• Neem (Azadirachta indica). Highly regarded for centuries in Ayurvedic healing as a premier antibacterial herb, neem is included in natural toothpastes and mouthwashes to help prevent plaque.
• Oregon grape root (Mahonia spp.). With a high concentration of antimicrobial compounds, Oregon grape is excellent for helping to prevent and heal gum problems. Because of its astringent properties, Oregon grape also helps heal bleeding gums.
• Peppermint (Mentha ×piperita) is a favorite ingredient in toothpastes and mouthwashes. Menthol, the ingredient responsible for the flavor of peppermint, is an excellent breath freshener. Add a couple of drops of peppermint essential oil to a glass of water and use as a mouth rinse.
• Sage (Salvia officinalis). The strong astringent properties of sage have made it a favorite herb for helping tighten the gums and soothe a sore mouth. A warm tea made from sage makes an excellent mouth rinse for helping heal the gums.
• Tea tree (Melaleuca alternifolia). A potent antimicrobial, tea tree essential oil fights the bacteria that cause tooth decay and gum disease. Add 3 drops of tea tree essential oil to ½ cup of tepid water and use as a mouth rinse.
• White oak (Quercus alba). Strongly astringent white oak bark, used in a mouth rinse, is helpful for healing swollen, tender and bleeding gums.
This old-fashioned toothpowder doesn’t have the consistency that most people associate with toothpaste, but it leaves your teeth feeling clean. If you like a sweet toothpowder, add ½ teaspoon of stevia powder.
Mix all ingredients together and store in an airtight container. To use, place 1 teaspoon of the powder into a small bowl or the palm of your hand. Wet your toothbrush, and dip the toothbrush into the powder. Brush and rinse thoroughly.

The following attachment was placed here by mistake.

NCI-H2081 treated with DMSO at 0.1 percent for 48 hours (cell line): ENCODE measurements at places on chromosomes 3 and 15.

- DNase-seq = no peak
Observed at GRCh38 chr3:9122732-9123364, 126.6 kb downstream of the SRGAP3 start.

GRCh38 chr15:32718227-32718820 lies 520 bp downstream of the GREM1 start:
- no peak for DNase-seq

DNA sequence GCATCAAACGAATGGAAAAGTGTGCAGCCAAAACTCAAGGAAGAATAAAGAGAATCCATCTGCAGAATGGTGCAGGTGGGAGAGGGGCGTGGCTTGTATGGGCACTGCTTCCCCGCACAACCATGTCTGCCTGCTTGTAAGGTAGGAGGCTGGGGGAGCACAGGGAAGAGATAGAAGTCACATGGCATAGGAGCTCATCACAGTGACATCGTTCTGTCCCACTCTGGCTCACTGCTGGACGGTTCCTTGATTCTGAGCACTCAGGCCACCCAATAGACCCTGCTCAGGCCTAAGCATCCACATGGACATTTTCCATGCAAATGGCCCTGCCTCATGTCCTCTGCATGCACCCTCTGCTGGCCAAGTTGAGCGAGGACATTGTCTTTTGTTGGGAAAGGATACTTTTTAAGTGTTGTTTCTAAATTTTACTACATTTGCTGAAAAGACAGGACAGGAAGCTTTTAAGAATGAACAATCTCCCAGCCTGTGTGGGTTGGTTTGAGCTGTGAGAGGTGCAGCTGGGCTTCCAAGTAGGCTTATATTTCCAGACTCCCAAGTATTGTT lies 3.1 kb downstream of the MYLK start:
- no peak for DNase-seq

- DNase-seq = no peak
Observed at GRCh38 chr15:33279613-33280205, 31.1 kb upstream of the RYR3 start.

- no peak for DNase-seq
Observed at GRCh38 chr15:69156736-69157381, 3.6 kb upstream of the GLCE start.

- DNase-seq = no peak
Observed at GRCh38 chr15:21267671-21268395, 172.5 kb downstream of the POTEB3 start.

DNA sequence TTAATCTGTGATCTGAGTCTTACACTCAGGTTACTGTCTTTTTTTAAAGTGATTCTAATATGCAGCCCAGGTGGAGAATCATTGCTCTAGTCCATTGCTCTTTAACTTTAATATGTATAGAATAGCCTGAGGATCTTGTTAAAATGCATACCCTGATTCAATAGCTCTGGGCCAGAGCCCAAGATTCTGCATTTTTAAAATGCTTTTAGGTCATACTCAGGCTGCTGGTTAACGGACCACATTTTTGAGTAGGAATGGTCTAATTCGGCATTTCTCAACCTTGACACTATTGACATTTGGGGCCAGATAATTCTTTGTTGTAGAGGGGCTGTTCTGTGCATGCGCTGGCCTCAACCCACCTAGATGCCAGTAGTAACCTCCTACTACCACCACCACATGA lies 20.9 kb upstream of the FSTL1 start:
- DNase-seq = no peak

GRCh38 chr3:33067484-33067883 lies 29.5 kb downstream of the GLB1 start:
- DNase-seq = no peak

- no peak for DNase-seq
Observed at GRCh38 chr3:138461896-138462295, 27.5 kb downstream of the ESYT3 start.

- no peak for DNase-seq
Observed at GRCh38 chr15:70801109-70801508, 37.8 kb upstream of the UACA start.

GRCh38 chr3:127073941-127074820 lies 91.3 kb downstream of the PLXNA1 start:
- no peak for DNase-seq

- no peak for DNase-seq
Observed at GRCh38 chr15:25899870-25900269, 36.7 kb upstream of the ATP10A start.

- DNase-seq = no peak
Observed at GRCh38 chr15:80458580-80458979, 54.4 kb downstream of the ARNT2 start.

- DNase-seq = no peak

This combination of herbs helps heal mild to moderate cases of gingivitis by tightening gums and fighting bacteria. It’s very astringent and doesn’t taste great, but it does the job.
Mix all ingredients together and store in a tightly covered container. To use, place 1 teaspoon into the palm of your hand or a small bowl. Wet your toothbrush, and dip the toothbrush into the powder. Brush your teeth and gums thoroughly with the powder and rinse well.
This toothpaste is more similar to commercially available toothpastes because of the sweet flavor and smooth consistency, provided by vegetable glycerin.
Mix all ingredients together thoroughly in a small bowl. Store in a small, tightly covered container. To use, scoop approximately 1 teaspoon out of the container and place on your damp toothbrush. Brush your teeth and rinse thoroughly.
Although this won’t give you the same dramatic results as the bleaching kits available at drugstores and from your dentist, it will result in a brighter smile.
Mix ingredients together in a small container. Wet your toothbrush, and dip into the mixture. Brush your teeth for two minutes. Rinse thoroughly.
This mouthwash leaves your mouth feeling clean and refreshed, and the essential oils help combat bacteria.
Combine essential oils with vodka and store in a tightly capped bottle. To use, dilute 1 tablespoon mouthwash in 1 cup water. Stir well. Use as a gargle and mouth rinse and do not swallow.
This mouthwash requires a couple of weeks for the spices to steep in the alcohol.
Place vodka and spices into a small glass jar, tightly lidded. Steep for two weeks, giving the jar a shake daily to keep spices from settling. Strain and pour into a glass bottle. To use, dilute 1 tablespoon mouthwash in 1 cup of water. Use as a gargle and mouth rinse and do not swallow.
The herbs in this formula help fight bacteria and heal tender, bleeding gums.
Mix tinctures with vodka and store in a tightly capped glass bottle. To use, mix 1 teaspoon of mouthwash in 1/2 cup of water. Rinse your mouth thoroughly for 30 seconds and do not swallow.